'messages' => array(
					Zend_Validate_Callback::INVALID_CALLBACK => 'Unable to check for username uniqueness',
					Zend_Validate_Callback::INVALID_VALUE => 'Username already exists, choose a different username'
				)
			))
			->setDecorators(array(
				array('ViewHelper')
			));
			
		$this->addElement($username);
	}
}

This started to get messy isn’t it? You can actually use the validation message key value directly instead of constants. For example, we can use notAlnum instead of Zend_Validate_Alnum::NOT_ALNUM. We can also store those messages somewhere else and retrieve the messages and assign it to each validators at once.

->addValidator('Alnum', true, array(
	'messages' => $arrayOfMessagesForAlnum
))

However, it is still messy. We can remove those codes altogether.

Overriding Validation Messages – After init()

We can actually override every piece of most of the Zend Framework components after they have been initialized and Zend_Form and Zend_Validate is also one of them. Assuming that we didn’t assign messages on Alnum validator. Here is how we override them after the form is initialized.

public function initValidationMessages()
{
	$this->getElement('username')->getValidator('Alnum')->setMessages($arrayOfMessagesForAlnum);
}

With that in mind, we can set all those validation messages in a config file and load them automatically. Here is the proposed directory structure for our example.

project
    + application/
	    + configs/
		    + user/
			    form-messages.ini
		+ forms/
		    User.php

Our configuration file is at: application/configs/user/form-messages.ini and here is the content:

[production]

username.NotEmpty.notEmptyInvalid = "Username is not entered"
username.NotEmpty.isEmpty = "Username is not entered"
username.StringLength.stringLengthInvalid = "Username must be a valid name"
username.StringLength.stringLengthTooShort = "Username must be at least %min% characters"
username.StringLength.stringLengthTooLong = "Username must be not more than %max% characters"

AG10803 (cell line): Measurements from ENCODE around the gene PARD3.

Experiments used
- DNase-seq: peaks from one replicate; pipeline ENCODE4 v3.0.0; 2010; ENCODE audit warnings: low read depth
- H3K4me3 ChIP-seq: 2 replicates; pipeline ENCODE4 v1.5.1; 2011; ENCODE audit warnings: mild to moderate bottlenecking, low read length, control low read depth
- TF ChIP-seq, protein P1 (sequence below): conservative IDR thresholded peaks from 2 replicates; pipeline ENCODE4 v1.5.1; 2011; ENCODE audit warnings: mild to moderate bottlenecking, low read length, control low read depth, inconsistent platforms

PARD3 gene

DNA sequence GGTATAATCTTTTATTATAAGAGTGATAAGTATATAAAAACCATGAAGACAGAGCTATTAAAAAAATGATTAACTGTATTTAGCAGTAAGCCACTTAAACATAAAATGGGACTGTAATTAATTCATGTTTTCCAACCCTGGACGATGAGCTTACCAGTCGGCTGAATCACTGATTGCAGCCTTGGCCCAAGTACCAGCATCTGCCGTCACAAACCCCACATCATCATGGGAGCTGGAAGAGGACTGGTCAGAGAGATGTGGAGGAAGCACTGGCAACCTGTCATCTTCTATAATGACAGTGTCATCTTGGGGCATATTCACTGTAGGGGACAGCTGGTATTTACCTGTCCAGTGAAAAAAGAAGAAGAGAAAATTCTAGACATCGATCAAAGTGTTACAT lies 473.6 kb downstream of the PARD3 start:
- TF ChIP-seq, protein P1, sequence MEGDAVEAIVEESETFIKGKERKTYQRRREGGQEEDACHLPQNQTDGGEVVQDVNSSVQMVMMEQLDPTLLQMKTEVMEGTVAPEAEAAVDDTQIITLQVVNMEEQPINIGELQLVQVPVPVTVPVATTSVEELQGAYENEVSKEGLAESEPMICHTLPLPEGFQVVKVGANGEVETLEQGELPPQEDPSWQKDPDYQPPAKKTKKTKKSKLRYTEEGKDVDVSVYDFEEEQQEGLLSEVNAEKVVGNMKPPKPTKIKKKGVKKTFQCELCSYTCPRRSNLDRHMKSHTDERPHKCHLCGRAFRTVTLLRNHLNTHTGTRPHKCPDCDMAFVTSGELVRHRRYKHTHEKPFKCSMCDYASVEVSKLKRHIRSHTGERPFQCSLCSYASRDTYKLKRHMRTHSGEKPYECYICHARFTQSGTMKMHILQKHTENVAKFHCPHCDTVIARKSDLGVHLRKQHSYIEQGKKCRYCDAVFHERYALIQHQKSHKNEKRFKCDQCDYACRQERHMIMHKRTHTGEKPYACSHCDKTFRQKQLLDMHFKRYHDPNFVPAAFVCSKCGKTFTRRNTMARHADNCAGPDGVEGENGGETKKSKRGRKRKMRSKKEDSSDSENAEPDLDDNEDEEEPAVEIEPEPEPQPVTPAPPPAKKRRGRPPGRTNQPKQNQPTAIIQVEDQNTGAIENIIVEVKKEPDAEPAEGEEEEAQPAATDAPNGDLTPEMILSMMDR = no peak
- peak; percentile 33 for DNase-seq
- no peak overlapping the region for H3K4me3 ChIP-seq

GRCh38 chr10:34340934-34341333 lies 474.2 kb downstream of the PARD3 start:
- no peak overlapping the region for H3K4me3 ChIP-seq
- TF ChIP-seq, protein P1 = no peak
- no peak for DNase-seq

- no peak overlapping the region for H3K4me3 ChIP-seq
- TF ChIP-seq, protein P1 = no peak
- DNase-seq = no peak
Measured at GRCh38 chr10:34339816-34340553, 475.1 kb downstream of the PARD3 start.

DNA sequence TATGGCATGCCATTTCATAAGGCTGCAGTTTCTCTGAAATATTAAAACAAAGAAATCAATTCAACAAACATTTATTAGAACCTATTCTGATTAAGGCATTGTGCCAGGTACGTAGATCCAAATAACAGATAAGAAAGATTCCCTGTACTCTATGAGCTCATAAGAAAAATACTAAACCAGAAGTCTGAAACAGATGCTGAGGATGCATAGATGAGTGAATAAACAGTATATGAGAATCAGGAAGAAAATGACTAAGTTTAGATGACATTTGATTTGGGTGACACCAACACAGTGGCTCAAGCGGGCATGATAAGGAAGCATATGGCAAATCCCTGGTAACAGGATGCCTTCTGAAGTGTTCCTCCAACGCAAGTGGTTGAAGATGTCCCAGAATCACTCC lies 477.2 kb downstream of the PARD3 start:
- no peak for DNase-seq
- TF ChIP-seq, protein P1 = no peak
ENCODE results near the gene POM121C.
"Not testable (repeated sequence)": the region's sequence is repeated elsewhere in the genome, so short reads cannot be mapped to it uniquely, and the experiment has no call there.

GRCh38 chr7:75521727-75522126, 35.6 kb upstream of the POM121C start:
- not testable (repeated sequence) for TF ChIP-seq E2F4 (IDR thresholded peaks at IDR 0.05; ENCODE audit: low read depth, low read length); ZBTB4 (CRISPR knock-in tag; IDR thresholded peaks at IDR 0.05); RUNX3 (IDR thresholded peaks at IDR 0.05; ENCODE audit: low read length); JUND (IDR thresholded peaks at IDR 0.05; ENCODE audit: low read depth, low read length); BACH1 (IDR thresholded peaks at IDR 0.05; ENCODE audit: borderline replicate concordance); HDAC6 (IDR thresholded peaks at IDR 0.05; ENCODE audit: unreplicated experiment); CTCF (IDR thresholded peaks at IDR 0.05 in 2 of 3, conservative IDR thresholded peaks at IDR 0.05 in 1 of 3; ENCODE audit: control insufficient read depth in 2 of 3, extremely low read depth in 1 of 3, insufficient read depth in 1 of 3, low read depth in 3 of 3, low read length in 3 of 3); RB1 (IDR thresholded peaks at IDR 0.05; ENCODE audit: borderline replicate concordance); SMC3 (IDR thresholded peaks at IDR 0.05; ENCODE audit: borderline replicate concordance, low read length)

username.Alnum.alnumInvalid = "Username must be a valid name"
username.Alnum.notAlnum = "Username must be composed of letters and numbers only"
username.Alnum.alnumStringEmpty = "Username is not entered"
username.Callback.callbackInvalid = "Unable to check for username uniqueness"
username.Callback.callbackValue = "Username already exists, choose a different username"

[staging : production]

[testing : production]

[development : production]

Note that we use the actual error message key here – because we cannot call Zend Framework constants in a .ini file. We have to update our form in order to load the messages from the config file.

public function loadMessageConfig()
{
	$messages = new Zend_Config_Ini(
		APPLICATION_PATH.'/configs/user/form-messages.ini', 
		APPLICATION_ENV
	);
	
	return $messages->toArray();
}

We added a method that will load the messages into an array. Next we need to update the overriding of error messages that will now use the information from our config file.

public function initValidationMessages()
{
	$messages = $this->loadMessageConfig();
	
	if ( ! empty($messages))
	{
		foreach ($messages as $field => $fieldMessages)
		{
			foreach ($fieldMessages as $validator => $validatorMessages)
			{
				$element = $this->getElement($field);
				$validate = null;
				
				if ($element)
				{
					$validate = $element->getValidator($validator);
				}